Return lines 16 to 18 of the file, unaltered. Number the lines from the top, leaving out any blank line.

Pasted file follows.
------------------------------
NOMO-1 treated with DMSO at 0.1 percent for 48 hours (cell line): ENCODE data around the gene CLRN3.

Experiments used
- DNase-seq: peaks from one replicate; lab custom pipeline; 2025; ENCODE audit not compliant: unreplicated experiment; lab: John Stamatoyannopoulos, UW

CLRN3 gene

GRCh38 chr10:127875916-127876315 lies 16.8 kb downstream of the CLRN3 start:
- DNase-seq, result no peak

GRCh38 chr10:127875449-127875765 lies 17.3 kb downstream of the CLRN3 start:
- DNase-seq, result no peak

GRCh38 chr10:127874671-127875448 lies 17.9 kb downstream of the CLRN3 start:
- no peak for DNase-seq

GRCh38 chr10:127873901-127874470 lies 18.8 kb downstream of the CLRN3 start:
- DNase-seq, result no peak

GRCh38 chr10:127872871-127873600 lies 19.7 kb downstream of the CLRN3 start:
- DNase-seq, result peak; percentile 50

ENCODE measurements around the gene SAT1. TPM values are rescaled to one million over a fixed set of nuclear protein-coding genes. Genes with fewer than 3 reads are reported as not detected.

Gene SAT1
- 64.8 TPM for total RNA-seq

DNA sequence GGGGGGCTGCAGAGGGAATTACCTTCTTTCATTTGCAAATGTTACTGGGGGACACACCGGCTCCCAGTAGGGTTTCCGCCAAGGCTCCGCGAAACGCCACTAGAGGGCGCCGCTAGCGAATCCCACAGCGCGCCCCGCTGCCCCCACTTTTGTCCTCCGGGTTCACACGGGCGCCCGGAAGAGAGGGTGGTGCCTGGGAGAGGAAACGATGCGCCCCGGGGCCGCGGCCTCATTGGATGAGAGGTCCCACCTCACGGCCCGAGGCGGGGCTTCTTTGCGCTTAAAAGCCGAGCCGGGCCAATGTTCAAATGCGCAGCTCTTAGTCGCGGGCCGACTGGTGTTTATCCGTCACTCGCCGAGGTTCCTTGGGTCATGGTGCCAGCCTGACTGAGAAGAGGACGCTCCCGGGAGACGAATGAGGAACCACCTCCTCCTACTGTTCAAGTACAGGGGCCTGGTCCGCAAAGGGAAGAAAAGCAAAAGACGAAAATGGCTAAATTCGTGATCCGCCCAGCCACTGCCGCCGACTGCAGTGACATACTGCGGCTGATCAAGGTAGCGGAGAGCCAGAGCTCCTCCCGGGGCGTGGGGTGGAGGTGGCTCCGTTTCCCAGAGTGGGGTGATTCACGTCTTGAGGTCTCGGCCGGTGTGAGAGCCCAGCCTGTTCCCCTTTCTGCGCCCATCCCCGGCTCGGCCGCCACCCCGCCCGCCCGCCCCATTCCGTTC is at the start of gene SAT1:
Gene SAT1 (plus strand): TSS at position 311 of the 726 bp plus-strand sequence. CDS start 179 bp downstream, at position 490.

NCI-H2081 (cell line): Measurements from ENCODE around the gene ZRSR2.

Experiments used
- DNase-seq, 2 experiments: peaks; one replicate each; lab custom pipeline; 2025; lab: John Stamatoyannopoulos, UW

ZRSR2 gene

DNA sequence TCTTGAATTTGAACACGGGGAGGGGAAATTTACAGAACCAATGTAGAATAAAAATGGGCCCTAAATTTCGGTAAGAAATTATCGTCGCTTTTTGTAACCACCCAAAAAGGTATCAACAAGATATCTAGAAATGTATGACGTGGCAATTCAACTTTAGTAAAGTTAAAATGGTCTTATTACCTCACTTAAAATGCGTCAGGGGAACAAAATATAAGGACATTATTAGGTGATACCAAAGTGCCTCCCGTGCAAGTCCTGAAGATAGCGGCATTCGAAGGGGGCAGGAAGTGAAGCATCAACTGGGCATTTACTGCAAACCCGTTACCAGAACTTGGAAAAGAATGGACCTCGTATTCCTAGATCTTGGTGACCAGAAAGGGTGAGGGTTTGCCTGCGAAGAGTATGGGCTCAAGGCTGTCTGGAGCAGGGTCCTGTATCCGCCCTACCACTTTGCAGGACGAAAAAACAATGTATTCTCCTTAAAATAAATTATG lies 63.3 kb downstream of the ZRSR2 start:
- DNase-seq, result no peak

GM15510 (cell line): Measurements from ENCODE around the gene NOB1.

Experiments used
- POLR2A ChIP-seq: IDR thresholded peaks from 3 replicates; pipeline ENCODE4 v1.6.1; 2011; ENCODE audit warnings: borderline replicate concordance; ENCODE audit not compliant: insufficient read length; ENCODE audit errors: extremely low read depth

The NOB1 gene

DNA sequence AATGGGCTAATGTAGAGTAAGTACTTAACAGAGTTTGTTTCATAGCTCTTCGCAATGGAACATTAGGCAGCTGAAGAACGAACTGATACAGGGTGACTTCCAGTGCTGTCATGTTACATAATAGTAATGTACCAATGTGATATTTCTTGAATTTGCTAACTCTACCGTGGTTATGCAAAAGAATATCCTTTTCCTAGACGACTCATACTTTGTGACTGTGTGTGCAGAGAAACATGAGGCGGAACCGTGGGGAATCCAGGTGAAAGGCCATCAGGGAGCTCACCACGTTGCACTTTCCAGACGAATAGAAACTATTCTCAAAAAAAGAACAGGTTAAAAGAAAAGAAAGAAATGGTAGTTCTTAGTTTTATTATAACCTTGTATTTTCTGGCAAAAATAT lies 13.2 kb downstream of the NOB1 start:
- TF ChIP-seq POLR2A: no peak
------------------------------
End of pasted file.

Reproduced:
Gene SAT1
- 64.8 TPM for total RNA-seq

DNA sequence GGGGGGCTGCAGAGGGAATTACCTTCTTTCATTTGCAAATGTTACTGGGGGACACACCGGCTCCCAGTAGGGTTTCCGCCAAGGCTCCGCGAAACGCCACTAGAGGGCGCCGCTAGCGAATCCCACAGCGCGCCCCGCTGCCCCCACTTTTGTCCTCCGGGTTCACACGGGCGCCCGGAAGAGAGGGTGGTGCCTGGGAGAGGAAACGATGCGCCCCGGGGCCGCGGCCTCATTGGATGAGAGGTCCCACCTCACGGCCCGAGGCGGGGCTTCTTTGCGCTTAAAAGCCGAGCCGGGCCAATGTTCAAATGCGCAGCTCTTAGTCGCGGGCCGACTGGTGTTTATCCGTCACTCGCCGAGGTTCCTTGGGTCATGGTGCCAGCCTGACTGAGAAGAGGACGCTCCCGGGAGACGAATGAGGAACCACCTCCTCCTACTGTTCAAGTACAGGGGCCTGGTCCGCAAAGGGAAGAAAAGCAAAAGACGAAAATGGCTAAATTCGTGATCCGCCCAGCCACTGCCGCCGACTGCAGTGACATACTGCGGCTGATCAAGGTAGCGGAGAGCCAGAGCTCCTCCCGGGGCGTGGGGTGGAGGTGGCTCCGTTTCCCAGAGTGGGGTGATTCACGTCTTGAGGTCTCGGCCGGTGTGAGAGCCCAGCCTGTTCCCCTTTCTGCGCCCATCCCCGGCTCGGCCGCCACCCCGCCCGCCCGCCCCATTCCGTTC is at the start of gene SAT1: